Building on top of that is a data architecture as well as a physical infrastructure in the campus plant that supports the automation of these new business processes and workflows. All of this is created in light of the student lifecycle and how students need to engage, transact, and learn, ultimately to become part of the alumni of the institution.

And as I said, while it's not "all about" the technology, there is technology that needs to be addressed — including the movement toward the cloud, the hybrid cloud, and much more.

Grush: But will you be focusing more on the technology or on leadership? What is your own opinion?

Conn: It's a balanced approach. It's partially about the technology and infrastructure, but it's more, I think, about the soft skills that need to be developed.

Grush: Can you give me an example of the types of soft skills NJEdge is helping institutions develop?

Conn: Sure. Institutions need to be able to model their business processes in order to look at them with clarity. Organizational change management is a skill that functional leaders within the institution need have to help facilitate the changes that need to occur. And project management is a soft skill that's necessary today.

By encouraging the soft skills, NJEdge offers institutions a framework for how digital transformation should occur.

Grush: How do you work with institutions?

Conn: We spend time with institutional leaders, helping them think through their strategic plan for information technology and how it aligns with the mission and vision of the institution. In concert with that are discussions about the digital transformation of the institution and how to go about that.

But campuses in general are having a hard time coming up with strategies and the capital investment that it takes to approach digital transformations, while at the same time addressing the changes that will need to happen in the campus culture.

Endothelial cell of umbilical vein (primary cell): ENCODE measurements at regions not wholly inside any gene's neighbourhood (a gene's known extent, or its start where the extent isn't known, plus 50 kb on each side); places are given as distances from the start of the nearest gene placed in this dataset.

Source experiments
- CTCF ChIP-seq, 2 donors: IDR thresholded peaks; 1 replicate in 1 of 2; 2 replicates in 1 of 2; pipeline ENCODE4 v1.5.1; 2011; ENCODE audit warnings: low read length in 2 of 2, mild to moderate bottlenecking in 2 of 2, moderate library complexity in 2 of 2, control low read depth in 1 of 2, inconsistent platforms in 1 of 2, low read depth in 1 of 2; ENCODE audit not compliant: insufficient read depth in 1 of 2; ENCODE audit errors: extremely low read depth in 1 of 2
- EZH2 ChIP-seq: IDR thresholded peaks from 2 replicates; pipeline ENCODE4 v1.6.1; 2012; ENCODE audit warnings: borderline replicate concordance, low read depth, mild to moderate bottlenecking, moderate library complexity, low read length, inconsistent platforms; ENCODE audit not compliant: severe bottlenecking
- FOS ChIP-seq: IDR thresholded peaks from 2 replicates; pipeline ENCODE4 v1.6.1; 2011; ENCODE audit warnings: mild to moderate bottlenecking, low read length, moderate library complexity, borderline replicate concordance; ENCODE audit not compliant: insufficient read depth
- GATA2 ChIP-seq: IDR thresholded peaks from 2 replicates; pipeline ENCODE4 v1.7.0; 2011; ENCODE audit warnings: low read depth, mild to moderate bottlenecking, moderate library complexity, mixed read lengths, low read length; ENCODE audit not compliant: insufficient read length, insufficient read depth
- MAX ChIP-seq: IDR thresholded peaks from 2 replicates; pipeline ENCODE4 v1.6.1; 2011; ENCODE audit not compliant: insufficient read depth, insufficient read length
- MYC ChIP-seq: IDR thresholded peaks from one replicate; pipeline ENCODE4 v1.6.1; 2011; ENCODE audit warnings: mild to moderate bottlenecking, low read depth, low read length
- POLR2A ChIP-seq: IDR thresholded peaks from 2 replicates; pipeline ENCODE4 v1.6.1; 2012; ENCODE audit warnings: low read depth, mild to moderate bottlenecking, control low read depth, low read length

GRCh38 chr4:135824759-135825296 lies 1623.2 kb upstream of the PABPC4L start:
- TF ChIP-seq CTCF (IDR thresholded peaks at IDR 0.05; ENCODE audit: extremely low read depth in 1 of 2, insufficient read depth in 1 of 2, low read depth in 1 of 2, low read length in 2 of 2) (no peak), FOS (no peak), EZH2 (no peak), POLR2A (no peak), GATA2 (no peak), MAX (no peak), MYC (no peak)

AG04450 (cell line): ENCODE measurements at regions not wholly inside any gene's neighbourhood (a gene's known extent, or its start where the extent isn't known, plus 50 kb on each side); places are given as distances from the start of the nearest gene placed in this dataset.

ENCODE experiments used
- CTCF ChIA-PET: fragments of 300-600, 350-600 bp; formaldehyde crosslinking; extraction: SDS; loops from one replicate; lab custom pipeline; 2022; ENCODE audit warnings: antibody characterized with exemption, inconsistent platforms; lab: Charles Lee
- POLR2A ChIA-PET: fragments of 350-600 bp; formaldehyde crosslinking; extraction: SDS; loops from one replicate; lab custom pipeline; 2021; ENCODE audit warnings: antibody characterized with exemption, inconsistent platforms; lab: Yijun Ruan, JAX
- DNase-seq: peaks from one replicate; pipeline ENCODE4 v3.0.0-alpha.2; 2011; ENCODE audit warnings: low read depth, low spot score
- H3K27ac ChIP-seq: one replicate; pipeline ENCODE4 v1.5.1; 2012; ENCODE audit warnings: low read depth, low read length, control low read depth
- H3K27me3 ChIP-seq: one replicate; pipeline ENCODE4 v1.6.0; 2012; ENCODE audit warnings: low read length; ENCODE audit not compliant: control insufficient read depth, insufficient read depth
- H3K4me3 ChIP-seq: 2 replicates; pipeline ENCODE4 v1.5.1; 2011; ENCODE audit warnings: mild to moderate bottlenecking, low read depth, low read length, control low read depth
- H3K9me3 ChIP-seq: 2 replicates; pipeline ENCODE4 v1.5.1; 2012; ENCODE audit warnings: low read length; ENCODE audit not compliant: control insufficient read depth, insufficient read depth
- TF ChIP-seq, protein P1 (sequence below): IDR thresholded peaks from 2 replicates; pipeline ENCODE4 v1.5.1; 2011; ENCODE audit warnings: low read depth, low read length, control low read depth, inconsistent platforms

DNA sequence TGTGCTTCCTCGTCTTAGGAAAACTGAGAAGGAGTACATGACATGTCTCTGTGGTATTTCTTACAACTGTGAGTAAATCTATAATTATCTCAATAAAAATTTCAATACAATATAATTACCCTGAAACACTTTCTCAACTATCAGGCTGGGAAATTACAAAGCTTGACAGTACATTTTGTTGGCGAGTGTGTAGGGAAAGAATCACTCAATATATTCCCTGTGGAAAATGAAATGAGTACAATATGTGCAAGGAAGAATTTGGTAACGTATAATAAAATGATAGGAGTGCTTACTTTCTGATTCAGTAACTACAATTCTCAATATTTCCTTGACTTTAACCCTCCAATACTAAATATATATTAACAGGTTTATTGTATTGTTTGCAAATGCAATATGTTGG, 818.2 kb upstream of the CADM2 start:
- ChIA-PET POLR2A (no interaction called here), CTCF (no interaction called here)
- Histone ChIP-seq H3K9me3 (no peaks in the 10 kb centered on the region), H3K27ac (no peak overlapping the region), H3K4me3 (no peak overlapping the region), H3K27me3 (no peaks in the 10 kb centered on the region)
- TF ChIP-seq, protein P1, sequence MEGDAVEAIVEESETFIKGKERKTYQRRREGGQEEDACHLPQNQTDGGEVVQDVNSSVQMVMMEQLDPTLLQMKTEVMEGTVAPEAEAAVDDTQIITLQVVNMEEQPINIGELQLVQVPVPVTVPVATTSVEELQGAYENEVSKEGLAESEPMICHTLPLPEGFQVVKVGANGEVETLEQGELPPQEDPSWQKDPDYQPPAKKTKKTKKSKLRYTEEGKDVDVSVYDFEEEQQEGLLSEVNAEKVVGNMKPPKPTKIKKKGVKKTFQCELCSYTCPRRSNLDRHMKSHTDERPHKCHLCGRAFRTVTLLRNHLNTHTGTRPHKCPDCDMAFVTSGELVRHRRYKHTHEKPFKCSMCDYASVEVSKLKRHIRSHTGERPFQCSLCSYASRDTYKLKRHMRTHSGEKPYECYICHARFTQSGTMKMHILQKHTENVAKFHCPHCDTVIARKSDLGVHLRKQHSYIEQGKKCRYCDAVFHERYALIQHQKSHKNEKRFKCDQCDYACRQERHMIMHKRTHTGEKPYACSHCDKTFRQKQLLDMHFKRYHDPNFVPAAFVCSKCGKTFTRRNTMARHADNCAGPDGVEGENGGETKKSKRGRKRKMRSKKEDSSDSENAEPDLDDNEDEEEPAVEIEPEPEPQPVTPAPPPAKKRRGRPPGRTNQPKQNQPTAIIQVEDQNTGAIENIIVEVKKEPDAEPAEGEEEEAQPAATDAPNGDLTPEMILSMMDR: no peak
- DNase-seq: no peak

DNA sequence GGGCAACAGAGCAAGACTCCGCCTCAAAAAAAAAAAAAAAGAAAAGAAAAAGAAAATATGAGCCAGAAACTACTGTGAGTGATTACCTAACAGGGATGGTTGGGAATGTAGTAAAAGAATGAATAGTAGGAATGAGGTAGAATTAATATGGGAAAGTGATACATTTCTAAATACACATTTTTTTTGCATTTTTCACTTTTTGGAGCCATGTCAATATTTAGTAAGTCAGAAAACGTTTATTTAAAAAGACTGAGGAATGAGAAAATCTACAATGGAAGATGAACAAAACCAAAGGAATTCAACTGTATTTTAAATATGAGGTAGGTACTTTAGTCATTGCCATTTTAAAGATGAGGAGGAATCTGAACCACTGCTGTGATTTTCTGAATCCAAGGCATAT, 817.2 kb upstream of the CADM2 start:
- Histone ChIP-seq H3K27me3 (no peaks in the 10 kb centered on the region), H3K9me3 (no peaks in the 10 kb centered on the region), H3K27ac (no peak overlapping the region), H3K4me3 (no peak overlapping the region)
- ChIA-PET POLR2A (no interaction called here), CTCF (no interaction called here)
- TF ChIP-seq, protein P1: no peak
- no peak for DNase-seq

Grush: So what are some of the problems institutions have, as they approach these technology and culture changes? Is there a central problem?

Conn: Higher education, by its very nature is somewhat resistant to change. In an era when technology is increasing at an exponential rate, institutional staff are getting deluged with e-mails and promotions about the latest and greatest emerging technologies. Just working through all that is a very difficult process.

And I've had presidents say to me, "We don't understand: We've spent the money — millions of dollars of investment in technology — but yet, we are not seeing the impact. What are we doing wrong?”

By and large, it goes back to strategy. Institutions are not yet using best practices in enterprise digital transformation.

Grush: Then do they need to work more on the soft skills we've been talking about?

Conn: Yes. And we help them do that. Institutions need to learn to look at the student experience in view of the student lifecycle. We help them develop those soft skills, and help translate their work into the selection of technology and the buildout of infrastructure environments using the cloud.

Grush: What do member institutions that are looking for solutions and best practices gain in the long term, then? Does NJEdge's thought leadership provide a model that institutions, or even other statewide or regional networks can use?

Conn: Yes. Utilizing an ecosystem model, we help institutions to understand that technology permeates the higher education landscape; there is no one on campus who is not impacted by, or is not a user of technology. What our members end up with is streamlined processes, new ways of attracting, engaging, and recruiting students, and ultimately a cost-affordable model — all because they are using best practices for digital transformation.